Dairy is a heated topic in the nutrition world, with some nutritionists singing its praises and others firmly echewing the stuff.
The latest research makes a case for the former: A study published in the journal Circulation reports that consuming full fat dairy products can reduce your risk of diabetes. “Fat tastes good, feels good in our mouths—and our bellies—and since it is digested slowly, it gives us a feeling of satisfaction and satiety,” says Katherine Zeratsky, R.D.N., a nutritionist at the Mayo Clinic.
For the study, researchers look at the circulating fatty acid biomarkers of dairy fat in 3,333 people to see how those levels correlated to their risk of getting diabetes. 277 particpants developed the disease around 15 years after the intitial testing. More interestingly, those with the highest concentration of dairy fatty acids in their blood had a much lower risk.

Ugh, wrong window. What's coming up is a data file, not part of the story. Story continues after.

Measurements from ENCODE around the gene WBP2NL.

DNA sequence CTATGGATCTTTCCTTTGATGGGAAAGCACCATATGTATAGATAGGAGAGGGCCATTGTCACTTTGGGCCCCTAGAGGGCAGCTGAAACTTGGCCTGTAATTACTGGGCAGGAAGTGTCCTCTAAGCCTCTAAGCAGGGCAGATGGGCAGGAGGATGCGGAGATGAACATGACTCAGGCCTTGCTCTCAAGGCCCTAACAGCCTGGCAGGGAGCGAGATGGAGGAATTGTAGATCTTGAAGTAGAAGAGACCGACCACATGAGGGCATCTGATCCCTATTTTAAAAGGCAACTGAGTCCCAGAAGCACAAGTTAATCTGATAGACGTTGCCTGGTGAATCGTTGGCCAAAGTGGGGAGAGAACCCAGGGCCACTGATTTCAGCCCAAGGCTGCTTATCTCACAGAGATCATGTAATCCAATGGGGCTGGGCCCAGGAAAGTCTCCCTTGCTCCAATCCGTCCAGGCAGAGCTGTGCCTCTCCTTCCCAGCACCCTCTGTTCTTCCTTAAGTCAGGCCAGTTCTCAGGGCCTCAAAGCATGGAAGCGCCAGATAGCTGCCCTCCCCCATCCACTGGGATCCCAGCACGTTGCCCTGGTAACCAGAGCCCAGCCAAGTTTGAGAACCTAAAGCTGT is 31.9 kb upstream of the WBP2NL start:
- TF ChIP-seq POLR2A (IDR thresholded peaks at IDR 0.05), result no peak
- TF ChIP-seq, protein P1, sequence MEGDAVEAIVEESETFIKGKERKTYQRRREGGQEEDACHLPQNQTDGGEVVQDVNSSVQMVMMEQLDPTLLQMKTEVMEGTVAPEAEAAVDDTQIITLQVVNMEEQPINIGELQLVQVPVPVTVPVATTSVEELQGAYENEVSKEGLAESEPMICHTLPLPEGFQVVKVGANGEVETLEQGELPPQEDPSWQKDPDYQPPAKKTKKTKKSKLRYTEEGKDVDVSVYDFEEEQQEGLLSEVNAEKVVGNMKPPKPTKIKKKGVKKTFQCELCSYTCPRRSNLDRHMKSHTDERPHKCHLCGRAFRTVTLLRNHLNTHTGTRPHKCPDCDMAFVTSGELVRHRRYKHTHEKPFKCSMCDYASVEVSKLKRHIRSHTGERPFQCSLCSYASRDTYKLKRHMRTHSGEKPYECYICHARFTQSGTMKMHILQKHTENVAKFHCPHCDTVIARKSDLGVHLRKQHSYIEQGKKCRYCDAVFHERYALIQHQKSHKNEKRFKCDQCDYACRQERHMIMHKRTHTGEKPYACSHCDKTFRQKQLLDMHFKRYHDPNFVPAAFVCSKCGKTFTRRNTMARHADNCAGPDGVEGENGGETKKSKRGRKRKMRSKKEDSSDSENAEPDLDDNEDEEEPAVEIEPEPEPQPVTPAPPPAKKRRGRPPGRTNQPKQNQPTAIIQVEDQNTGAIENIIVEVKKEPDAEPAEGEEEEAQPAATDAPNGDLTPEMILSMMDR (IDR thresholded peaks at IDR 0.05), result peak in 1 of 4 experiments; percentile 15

That’s not to say that low-fat or non-fat dairy necessarily raises your risk—it just won’t help you as much when it comes to diabetes-prevention since the fat is what helps to slow digestion and moderate the natural rise and fall of blood glucose, explains Zeratsky, noting that you could get a similar affect with skim milk within a meal with (healthy) fats like nuts.
So, don’t stress too much over putting a dash of milk in your coffee or eating a protein-packed Greek yogurt for your afternoon snack. Better yet, do it post-workout. “Dairy is a great recovery beverage/food—The combination of lactose and type of protein (leucine) help rebuild muscles, plus it has electrolytes, and other important vitamin/minerals,” says Zeratsky.
The bottom line: A healthy diet, exercise, and maintaining a healthy weight are your best protection against developing type 2 diabetes, per Zeratsky. So long as you consume full-fat dairy in moderation, it can be a part of that healthy diet. Weight training can also lower your risk of diabetes as can these three easy tricks.
The one time you should avoid dairy—both fat-free and full-fat? “I’d suggest limiting fat just prior to a workout, for comfort reasons,” says Zeratsky.
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